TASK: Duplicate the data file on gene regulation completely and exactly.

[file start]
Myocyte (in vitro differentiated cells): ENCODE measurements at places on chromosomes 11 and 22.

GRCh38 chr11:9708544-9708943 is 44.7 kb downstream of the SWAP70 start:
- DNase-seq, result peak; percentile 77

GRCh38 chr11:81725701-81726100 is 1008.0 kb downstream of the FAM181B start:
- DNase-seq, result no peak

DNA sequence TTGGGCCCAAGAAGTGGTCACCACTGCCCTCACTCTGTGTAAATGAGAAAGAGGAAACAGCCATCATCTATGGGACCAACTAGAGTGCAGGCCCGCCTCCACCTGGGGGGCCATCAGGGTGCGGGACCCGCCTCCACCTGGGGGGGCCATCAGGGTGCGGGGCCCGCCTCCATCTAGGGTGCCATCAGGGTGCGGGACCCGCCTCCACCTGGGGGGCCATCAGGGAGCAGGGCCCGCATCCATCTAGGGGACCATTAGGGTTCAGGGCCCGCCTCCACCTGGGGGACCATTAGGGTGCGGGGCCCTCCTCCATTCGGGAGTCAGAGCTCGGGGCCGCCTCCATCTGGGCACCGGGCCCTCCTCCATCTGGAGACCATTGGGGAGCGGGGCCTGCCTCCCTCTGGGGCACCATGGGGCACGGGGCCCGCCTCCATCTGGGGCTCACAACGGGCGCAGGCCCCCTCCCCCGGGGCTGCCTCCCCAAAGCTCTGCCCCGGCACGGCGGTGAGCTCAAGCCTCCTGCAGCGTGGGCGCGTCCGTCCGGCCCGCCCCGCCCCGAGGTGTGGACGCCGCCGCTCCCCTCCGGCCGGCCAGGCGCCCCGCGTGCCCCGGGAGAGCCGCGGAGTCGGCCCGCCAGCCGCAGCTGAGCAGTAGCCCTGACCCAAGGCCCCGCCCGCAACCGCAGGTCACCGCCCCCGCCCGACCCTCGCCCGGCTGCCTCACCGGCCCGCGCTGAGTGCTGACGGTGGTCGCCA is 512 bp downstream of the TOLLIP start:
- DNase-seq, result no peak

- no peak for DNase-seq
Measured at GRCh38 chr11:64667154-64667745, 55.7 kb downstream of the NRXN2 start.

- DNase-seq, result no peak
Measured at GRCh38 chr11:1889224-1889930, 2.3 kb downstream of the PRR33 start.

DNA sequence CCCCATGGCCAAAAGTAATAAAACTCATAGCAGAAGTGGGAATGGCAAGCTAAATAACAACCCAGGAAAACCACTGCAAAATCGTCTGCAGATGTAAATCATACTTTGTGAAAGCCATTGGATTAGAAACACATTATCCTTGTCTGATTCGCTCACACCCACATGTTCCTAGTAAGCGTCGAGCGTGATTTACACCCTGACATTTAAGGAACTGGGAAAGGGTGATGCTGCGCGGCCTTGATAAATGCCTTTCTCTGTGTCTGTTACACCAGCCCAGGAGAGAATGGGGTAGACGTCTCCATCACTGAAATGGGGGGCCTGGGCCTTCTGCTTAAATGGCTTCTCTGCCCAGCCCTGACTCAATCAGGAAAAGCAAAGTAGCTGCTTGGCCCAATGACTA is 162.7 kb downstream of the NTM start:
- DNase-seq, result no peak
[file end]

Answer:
Myocyte (in vitro differentiated cells): ENCODE measurements at places on chromosomes 11 and 22.

GRCh38 chr11:9708544-9708943 is 44.7 kb downstream of the SWAP70 start:
- DNase-seq, result peak; percentile 77

GRCh38 chr11:81725701-81726100 is 1008.0 kb downstream of the FAM181B start:
- DNase-seq, result no peak

DNA sequence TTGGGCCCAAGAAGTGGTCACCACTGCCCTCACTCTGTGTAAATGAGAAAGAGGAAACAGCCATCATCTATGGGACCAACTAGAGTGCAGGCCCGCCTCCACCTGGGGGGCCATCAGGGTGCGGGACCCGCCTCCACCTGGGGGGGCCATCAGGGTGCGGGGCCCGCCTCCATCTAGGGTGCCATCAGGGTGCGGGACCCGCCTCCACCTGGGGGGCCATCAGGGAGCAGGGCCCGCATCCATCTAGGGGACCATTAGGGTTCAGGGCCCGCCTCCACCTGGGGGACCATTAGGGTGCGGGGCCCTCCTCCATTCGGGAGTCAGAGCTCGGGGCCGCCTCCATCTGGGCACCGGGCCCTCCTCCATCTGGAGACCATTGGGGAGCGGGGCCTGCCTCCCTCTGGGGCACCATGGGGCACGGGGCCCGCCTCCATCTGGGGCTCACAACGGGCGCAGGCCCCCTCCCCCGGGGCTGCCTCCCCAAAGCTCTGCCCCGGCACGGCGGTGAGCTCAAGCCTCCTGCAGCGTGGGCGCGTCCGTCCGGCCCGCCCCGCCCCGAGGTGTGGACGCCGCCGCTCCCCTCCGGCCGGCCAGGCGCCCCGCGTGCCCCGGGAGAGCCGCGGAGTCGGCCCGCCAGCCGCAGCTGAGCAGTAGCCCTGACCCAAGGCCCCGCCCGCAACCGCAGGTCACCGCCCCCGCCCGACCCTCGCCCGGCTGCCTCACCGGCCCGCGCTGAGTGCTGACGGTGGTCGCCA is 512 bp downstream of the TOLLIP start:
- DNase-seq, result no peak

- no peak for DNase-seq
Measured at GRCh38 chr11:64667154-64667745, 55.7 kb downstream of the NRXN2 start.

- DNase-seq, result no peak
Measured at GRCh38 chr11:1889224-1889930, 2.3 kb downstream of the PRR33 start.

DNA sequence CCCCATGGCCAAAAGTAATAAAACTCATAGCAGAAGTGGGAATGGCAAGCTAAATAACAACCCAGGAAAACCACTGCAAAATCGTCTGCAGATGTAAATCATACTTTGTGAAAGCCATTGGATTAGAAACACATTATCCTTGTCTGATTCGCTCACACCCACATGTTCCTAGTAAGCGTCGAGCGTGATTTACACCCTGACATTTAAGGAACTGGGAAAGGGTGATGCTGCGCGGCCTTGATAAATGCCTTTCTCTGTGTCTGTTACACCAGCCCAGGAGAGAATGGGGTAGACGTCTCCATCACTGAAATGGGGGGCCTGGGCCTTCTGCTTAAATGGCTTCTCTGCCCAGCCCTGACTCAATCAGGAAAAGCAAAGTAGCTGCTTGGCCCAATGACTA is 162.7 kb downstream of the NTM start:
- DNase-seq, result no peak